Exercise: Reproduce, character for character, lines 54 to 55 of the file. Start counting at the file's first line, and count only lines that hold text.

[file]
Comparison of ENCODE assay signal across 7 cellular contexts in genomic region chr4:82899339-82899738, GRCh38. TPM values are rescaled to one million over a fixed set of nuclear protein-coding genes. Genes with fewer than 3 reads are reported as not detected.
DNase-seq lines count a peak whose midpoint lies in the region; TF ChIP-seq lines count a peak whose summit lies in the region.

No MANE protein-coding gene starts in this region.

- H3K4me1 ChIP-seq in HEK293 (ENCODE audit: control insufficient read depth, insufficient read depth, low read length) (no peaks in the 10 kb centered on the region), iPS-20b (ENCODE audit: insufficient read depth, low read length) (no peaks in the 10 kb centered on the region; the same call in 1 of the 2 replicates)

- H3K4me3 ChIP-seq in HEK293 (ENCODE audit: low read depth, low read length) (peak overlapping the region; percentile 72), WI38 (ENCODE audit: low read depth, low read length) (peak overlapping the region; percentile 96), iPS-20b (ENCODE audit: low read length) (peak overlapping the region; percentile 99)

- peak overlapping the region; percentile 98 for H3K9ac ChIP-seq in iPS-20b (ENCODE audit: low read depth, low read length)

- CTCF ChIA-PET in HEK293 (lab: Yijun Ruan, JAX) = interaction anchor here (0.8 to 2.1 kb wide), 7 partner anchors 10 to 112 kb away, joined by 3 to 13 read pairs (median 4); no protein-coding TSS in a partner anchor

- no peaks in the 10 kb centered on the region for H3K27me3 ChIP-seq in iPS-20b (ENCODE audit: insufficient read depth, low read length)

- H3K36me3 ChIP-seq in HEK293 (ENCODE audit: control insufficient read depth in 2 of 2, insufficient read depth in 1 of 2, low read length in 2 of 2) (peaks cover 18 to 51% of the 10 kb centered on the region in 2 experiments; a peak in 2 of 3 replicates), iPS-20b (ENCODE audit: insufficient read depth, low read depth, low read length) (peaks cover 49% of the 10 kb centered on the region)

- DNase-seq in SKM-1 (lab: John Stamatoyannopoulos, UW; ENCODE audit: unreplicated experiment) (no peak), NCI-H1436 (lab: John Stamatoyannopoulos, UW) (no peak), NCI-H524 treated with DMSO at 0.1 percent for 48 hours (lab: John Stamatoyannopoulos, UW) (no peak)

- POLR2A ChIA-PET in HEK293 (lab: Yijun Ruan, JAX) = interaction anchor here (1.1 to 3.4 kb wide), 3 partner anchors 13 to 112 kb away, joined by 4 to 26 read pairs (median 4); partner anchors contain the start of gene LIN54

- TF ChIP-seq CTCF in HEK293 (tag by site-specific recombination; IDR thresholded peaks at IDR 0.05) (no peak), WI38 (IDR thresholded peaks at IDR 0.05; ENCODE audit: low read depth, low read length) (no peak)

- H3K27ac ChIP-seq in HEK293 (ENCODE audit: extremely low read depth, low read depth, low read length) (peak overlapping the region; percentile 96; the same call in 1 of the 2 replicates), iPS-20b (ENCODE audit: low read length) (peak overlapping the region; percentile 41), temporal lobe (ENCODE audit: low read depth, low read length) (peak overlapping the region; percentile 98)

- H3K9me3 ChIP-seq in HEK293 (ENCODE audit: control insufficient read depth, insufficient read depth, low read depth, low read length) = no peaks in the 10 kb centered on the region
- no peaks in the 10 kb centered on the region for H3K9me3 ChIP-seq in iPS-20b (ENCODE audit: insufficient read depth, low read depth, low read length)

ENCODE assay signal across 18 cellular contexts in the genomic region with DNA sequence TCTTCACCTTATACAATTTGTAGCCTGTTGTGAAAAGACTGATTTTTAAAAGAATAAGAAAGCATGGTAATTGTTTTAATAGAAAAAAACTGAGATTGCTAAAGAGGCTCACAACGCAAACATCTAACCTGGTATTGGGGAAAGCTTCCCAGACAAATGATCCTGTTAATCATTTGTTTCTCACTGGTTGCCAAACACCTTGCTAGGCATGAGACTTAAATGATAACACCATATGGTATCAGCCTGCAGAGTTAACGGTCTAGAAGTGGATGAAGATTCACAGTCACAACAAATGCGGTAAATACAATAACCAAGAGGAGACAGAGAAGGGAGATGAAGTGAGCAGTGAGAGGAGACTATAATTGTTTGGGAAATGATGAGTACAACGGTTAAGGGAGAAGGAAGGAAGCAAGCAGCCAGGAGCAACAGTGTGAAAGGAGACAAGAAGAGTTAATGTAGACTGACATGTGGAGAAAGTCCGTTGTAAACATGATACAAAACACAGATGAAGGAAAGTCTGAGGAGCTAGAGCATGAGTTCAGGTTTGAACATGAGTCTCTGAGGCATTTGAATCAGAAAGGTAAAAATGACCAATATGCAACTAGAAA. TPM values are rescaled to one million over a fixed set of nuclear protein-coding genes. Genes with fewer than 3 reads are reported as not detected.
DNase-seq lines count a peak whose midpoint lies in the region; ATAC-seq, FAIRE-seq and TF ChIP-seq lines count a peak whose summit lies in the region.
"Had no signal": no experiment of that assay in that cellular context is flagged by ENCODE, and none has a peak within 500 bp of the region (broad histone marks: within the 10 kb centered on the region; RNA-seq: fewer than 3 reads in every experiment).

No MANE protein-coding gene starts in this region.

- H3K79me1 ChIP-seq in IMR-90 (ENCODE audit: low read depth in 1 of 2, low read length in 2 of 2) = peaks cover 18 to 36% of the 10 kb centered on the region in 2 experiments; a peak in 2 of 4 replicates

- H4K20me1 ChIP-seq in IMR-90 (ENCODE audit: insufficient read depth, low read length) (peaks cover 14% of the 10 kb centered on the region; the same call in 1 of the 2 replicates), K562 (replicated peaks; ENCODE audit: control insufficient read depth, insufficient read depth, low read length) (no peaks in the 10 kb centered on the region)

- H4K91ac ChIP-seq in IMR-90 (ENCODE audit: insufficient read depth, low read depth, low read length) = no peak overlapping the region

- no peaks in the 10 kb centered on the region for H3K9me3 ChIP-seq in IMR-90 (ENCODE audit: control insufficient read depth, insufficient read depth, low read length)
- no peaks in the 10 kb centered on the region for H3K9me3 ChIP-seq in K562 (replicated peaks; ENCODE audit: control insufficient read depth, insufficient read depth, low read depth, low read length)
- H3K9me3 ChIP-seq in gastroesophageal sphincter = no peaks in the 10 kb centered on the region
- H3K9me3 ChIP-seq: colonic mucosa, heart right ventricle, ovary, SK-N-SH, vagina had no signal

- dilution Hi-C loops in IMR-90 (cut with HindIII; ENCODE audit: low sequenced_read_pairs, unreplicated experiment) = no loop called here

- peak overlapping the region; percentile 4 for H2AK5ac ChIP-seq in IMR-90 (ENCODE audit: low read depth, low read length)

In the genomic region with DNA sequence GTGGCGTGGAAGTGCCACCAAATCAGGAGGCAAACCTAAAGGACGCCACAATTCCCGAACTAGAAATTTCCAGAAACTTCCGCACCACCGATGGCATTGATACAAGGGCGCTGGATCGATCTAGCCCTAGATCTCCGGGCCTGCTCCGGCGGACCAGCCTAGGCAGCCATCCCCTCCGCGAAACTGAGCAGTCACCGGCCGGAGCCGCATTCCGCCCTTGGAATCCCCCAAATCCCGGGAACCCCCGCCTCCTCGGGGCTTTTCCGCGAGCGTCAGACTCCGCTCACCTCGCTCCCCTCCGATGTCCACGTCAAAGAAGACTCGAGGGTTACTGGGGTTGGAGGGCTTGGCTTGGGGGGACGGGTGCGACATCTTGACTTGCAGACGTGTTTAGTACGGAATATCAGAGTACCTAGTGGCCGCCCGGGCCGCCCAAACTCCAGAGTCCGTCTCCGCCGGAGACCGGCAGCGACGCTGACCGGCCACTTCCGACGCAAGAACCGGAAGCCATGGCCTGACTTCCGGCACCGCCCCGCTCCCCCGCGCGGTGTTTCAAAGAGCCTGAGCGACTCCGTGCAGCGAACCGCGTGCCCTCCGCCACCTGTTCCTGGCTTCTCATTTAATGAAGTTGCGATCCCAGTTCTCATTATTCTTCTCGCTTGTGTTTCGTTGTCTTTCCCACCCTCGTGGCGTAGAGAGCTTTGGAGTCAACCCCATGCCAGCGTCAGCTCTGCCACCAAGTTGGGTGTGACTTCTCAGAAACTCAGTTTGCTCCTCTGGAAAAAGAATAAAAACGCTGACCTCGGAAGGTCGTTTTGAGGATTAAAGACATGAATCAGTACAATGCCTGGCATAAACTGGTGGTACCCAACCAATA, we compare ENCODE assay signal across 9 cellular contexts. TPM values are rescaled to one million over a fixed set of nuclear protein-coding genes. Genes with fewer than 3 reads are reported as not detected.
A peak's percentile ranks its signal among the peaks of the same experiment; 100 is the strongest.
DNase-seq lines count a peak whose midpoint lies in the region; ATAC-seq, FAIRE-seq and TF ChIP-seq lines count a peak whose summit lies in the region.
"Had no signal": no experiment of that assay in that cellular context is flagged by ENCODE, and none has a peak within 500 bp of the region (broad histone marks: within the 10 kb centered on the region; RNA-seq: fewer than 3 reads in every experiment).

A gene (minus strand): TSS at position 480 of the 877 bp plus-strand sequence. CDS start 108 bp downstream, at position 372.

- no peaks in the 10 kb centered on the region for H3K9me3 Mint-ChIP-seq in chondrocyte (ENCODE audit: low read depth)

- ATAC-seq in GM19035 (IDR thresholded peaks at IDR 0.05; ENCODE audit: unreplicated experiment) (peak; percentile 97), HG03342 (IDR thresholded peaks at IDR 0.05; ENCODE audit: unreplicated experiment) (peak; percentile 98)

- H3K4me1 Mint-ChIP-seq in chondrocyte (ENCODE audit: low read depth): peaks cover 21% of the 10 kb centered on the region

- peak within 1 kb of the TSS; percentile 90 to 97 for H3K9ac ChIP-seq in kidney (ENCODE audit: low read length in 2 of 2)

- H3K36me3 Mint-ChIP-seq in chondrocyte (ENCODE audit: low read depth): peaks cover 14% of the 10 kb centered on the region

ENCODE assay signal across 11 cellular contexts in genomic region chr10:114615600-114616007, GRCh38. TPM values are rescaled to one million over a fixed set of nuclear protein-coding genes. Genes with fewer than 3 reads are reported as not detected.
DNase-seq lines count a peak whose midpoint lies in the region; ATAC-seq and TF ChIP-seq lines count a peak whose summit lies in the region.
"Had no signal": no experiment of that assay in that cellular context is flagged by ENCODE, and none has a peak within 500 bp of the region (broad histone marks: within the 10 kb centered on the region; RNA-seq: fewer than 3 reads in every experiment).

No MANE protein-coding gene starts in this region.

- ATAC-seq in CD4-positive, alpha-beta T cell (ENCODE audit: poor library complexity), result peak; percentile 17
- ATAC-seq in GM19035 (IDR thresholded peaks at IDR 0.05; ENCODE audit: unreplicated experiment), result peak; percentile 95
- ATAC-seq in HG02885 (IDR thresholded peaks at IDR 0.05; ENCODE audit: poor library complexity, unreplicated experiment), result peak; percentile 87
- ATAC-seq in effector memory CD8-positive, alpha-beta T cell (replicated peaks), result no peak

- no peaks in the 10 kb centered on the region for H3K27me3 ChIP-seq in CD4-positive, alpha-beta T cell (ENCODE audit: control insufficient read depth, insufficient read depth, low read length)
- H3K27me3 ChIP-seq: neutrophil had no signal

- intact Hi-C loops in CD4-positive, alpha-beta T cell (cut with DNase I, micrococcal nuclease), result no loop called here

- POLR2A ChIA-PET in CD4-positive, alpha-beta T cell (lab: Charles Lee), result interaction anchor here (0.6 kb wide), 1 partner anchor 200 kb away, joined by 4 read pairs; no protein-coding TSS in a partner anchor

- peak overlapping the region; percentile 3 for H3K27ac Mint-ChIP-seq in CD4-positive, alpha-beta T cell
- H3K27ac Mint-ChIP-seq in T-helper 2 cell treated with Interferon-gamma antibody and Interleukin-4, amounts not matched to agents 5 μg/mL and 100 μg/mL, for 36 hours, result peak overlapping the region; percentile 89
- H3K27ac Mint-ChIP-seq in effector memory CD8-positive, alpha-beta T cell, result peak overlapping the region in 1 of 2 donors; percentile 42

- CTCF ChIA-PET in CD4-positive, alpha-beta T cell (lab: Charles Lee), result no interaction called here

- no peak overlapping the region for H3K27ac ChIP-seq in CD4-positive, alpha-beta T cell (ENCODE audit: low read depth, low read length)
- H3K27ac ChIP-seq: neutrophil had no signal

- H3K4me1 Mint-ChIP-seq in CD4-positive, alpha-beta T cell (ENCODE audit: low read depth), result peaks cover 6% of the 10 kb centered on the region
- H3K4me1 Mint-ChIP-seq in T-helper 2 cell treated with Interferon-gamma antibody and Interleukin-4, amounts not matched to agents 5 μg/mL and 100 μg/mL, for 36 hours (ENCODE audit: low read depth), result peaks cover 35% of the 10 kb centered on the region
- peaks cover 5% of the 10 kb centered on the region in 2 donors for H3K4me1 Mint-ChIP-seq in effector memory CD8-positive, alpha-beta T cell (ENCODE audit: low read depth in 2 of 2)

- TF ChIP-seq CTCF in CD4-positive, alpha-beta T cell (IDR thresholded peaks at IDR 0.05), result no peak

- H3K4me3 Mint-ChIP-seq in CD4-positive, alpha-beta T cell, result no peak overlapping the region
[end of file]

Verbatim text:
- CTCF ChIA-PET in CD4-positive, alpha-beta T cell (lab: Charles Lee), result no interaction called here

- no peak overlapping the region for H3K27ac ChIP-seq in CD4-positive, alpha-beta T cell (ENCODE audit: low read depth, low read length)